The Best Timing and Dosage for Caffeine
Have you ever consumed caffeine late in the evening and found it difficult to unwind and fall sleep? You're not alone. To optimize cognitive and physical performance benefits from caffeine, dosing and timing are important. And the latest supplement science can help.
Caffeine May Influence Appetite Only in the Short Term
This study included fifty adults. Thirty minutes before offering them a breakfast buffet, they received a placebo, 1 mg caffeine per kg bodyweight, or 3 mg caffeine per kg bodyweight. The participants then went about their day, recording what they ate and how full they felt.
Researchers found that when participants took 1 mg caffeine per kg bodyweight, they ate about 130 fewer calories at the breakfast buffet.
It is notable, though, that the effect didn’t last. The calories consumed throughout the day were similar among all groups. So, despite eating fewer calories 30 minutes after consuming caffeine, the participants made up for it later in the day.
Daily Caffeine Use May Result in Tolerance
This study involved eleven adults, averaging 32 years old. They included three women who started the experiment in the luteal phase of their menstrual cycle. Participants were active, consumed less than 50 mg caffeine daily, and avoided caffeine during the month before the trial.
Participants took a placebo or 3 mg caffeine per kg bodyweight daily for 20 days.
Three days a week, participants completed a cycling exercise 45 minutes after taking their pill. At the mid point (day 11) participants completed the cycling exercise before taking their pill. Participants went through the 20 day experiment twice, once with placebo and once with caffeine.
Maximal output power during a 15 second cycling test was elevated during caffeine treatment until day 18 of the trial. During the first 4 days of the trial caffeine was associated with greater oxygen uptake and peak cycling power during the graded exercise test. Although ergogenic benefits were still seen after 20 days of supplementation, the benefits were smaller and not statistically significant in this small group.
The researchers offered a couple explanations for how daily caffeine use may result in tolerance. First, the body may respond to caffeine’s blocking of adenosine receptors by making more receptors. Or, second, the body may change the expression of some genes.
Caffeine Scheduling May Improve Effect on Physical Performance
This study looked at various supplementation schedules during a simulated wrestling performance. It involved 12 men, aged 21-27.
There were several groups. The first group took a placebo. The second group took a high dose of caffeine (10 mg/kg bodyweight). The third group took a moderate dose of caffeine (4 mg/kg bodyweight). The fourth group took a repeated-dose of caffeine (2 mg/kg bodyweight up to a total of 10 mg/kg bodyweight) between matches. And the fifth group took a variable amount of caffeine based on measurement of decreased performance between matches.
Each match consisted of 2 × 3 minute rounds of competitive wrestling, with a 30 second rest between rounds. The second, third, and fourth wrestling matches were performed 45 minutes apart. And the last match was performed after 3 hours of recovery from the fourth round.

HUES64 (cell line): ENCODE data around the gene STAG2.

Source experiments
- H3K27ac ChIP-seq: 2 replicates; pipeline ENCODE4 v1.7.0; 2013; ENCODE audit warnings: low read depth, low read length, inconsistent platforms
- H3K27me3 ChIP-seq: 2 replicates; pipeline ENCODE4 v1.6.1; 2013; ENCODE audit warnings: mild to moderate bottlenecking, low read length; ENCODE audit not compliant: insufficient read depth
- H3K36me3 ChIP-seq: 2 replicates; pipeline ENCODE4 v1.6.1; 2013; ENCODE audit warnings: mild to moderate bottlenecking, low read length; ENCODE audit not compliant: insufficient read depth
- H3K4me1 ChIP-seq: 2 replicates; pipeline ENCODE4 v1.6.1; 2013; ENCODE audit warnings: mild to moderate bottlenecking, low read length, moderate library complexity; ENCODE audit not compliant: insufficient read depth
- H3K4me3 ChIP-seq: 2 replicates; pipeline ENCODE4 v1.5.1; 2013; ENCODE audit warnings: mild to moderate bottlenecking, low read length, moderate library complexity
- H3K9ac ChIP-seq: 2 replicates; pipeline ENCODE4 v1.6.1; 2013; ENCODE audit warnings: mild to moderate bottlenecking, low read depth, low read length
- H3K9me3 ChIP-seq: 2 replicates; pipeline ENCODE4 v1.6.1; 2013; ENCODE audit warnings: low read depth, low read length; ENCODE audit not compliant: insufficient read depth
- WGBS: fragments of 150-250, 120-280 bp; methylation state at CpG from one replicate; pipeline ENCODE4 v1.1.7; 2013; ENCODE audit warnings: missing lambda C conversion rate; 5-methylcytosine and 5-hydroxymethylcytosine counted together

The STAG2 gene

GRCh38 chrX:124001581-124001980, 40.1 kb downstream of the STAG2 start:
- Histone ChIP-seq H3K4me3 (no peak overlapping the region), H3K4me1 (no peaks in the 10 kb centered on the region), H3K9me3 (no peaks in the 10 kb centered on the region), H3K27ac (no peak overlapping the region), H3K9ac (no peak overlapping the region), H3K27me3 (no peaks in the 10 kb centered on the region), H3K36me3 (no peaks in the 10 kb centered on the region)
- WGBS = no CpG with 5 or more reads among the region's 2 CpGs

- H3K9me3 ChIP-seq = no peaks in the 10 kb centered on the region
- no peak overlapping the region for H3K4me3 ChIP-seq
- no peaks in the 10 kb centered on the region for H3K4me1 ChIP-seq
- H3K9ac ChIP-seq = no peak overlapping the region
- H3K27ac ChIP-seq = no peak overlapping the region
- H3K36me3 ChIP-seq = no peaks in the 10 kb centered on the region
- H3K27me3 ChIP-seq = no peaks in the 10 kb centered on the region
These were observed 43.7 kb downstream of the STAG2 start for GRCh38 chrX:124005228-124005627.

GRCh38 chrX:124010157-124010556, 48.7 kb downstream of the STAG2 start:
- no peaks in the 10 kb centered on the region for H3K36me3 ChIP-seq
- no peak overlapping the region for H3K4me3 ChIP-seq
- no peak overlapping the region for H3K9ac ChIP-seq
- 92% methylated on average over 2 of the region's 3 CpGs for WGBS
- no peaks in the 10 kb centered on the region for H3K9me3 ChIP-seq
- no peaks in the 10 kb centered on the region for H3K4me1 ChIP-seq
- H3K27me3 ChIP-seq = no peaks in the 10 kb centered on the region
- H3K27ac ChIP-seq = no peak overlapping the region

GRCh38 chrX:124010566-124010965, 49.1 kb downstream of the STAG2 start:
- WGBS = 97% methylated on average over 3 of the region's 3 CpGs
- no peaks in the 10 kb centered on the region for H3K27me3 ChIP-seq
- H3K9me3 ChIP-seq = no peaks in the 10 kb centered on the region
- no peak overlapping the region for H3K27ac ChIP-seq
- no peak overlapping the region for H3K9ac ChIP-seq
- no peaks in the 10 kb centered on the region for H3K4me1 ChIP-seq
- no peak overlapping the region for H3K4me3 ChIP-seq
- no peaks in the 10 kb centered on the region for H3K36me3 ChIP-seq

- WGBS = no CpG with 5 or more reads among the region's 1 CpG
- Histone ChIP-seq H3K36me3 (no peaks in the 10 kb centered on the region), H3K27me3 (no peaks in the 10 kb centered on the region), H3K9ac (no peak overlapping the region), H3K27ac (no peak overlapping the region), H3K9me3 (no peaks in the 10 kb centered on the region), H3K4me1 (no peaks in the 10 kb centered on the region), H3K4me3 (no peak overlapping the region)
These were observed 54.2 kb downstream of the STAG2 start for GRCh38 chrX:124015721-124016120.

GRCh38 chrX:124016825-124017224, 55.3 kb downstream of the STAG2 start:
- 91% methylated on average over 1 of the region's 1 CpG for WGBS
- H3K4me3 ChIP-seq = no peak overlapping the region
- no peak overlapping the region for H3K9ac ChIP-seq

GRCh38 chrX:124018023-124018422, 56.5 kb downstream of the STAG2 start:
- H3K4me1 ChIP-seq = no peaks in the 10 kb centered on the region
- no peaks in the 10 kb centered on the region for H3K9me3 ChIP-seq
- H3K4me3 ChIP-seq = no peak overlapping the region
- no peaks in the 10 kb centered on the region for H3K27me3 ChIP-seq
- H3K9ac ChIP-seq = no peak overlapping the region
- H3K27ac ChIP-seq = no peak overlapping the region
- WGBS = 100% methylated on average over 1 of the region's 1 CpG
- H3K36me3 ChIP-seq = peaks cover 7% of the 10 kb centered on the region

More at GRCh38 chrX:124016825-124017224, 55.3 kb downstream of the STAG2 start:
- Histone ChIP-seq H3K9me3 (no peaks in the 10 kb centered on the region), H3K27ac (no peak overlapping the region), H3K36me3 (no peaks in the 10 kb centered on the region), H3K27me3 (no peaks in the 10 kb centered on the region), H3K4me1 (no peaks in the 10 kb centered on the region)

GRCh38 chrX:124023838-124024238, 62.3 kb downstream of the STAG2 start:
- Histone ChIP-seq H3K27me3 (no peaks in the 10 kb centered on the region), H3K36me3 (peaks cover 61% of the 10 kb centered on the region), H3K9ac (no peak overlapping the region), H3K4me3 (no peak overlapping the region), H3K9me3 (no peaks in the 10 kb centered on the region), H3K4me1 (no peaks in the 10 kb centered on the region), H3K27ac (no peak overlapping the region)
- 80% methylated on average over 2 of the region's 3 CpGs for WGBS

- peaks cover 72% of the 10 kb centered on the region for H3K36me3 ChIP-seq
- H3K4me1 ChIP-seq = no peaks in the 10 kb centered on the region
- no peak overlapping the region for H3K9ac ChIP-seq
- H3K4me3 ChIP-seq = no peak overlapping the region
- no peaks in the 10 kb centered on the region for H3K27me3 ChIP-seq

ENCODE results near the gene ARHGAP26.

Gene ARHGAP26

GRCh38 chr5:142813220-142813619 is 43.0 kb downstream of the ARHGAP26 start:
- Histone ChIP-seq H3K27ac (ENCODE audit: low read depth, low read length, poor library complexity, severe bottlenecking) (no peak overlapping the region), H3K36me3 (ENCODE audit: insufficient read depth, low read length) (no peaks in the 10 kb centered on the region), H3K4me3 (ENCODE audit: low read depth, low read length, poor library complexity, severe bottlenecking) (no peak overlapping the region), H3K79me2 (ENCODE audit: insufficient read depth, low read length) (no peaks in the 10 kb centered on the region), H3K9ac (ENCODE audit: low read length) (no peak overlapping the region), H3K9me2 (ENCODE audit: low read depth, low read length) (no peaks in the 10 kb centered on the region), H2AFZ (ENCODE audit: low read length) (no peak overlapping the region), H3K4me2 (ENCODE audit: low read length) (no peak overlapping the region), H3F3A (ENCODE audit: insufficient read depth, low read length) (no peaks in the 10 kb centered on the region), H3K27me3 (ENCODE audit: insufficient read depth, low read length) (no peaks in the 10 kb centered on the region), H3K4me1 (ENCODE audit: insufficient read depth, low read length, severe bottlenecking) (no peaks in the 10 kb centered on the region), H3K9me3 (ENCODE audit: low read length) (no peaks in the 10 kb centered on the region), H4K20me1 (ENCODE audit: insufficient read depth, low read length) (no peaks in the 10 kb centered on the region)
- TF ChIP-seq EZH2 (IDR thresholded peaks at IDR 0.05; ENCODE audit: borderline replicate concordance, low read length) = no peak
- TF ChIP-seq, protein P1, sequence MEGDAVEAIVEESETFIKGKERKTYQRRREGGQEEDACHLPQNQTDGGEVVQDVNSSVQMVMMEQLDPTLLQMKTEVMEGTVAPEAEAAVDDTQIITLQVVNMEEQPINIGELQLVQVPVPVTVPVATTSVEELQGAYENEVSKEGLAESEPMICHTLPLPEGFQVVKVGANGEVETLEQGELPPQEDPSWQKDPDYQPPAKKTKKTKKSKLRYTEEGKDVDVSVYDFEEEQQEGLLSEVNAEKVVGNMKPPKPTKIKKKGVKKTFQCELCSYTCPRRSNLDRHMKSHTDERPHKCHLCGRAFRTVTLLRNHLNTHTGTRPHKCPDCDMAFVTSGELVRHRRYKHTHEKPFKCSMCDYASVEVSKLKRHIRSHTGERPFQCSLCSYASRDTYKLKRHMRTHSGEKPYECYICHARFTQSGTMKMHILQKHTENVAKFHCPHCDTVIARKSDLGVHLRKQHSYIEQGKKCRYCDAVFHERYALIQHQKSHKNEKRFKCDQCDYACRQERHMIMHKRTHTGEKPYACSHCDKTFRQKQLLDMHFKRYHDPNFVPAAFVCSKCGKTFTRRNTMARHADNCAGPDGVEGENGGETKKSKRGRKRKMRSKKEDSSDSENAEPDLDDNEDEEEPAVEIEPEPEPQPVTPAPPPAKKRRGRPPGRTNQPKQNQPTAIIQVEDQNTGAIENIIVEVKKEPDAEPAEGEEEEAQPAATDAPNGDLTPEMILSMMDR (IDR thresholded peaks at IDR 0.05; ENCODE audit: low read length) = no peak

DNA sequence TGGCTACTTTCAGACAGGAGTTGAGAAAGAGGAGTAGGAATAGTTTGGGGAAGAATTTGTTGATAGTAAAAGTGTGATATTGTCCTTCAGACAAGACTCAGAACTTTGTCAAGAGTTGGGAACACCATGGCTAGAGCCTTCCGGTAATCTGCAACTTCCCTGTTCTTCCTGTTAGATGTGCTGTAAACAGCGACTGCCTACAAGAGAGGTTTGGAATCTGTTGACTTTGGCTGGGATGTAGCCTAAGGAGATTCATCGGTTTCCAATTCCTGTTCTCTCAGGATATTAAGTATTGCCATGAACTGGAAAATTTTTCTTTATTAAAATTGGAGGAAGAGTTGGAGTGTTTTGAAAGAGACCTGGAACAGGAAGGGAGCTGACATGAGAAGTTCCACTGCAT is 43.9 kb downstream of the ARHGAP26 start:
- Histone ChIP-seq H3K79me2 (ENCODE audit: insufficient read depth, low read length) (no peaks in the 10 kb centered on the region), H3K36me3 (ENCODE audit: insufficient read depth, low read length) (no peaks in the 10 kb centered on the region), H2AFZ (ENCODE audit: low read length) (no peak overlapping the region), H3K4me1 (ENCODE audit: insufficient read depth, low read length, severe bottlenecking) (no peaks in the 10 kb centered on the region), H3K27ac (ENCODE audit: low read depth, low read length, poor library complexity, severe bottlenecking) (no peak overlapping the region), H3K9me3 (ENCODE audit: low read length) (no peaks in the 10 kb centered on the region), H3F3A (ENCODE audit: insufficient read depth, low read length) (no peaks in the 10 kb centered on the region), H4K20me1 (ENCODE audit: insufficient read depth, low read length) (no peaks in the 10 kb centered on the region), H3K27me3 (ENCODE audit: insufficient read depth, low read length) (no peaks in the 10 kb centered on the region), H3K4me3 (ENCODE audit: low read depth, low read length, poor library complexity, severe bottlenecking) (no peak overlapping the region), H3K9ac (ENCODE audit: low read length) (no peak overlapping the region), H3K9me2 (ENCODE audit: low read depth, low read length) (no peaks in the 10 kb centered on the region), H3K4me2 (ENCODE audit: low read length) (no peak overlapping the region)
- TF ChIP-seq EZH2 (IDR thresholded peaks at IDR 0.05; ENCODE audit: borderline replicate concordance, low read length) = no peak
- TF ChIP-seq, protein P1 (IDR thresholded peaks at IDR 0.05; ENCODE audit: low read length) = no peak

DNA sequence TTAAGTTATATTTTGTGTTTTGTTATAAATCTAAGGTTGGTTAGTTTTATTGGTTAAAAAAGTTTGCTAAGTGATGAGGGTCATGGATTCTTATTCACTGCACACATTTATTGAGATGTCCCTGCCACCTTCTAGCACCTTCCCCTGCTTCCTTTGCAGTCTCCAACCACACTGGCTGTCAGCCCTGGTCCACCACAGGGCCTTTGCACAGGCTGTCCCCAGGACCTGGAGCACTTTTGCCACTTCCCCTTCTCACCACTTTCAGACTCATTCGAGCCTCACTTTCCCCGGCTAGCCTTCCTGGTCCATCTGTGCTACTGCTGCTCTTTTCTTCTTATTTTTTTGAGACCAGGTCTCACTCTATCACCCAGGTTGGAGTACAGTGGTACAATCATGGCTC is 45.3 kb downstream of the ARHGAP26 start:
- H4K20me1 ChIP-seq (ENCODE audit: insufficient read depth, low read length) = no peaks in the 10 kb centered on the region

Wrestlers indicated that they were less fatigued before the fourth match with repeated or variable administration of caffeine. Also, the greatest physical benefit in the third and fourth rounds was seen with repeated and variable administration of caffeine.
The authors made the following conclusions:
- Four mg/kg caffeine ingested before a wrestling tournament is ineffective to increase performance in wrestlers.
- Ten mg/kg caffeine ingested before a wrestling tournament improves performance in the first match.
- To improve wrestling performance in the third and fourth matches, ingestion of 2 mg/kg before each match is effective.
- A moderate dose of caffeine (~6 mg/kg), repeatedly administered in low doses (2 mg/kg) before each match, improves performance in the third, fourth, and fifth matches.
Timing and Dosing of Caffeine
Caffeine from an oral supplement takes from 5 to 15 minutes to start appearing in the blood. And blood levels peak at around 40 minutes after ingestion. See "Exercise and Sport Performance with Low Doses of Caffeine." So studies usually schedule ingestion to be 30 minutes before events.
Some people metabolize caffeine faster than others. This is influenced by the CYP1A2 gene, which affects function of the liver.
The caffeine studies cited above show that repeated dosing may be useful for some goals. However, the studies also show that cycling caffeine (taking regular breaks) may help you avoid developing a tolerance to caffeine and losing some of the benefits. Unfortunately, the amount of time needed to reverse caffeine tolerance wasn’t addressed in the studies.
Thrivous Surge Acute Nootropic
Thrivous developed Surge Acute Nootropic to enhance energy, focus, and productivity. It contains 100 mg of Caffeine per serving, which is about the same amount of Caffeine in a cup of coffee.
Surge pairs Caffeine with L Theanine and Ginseng. Multiple human studies show that L Theanine promotes relaxation without sedation, and Ginseng may enhance focus. Human studies also show that L Theanine may decrease the side effects of caffeine, and Ginseng may complement the energy benefits of Caffeine.
Summaries and links to these studies are available on the product webpage.
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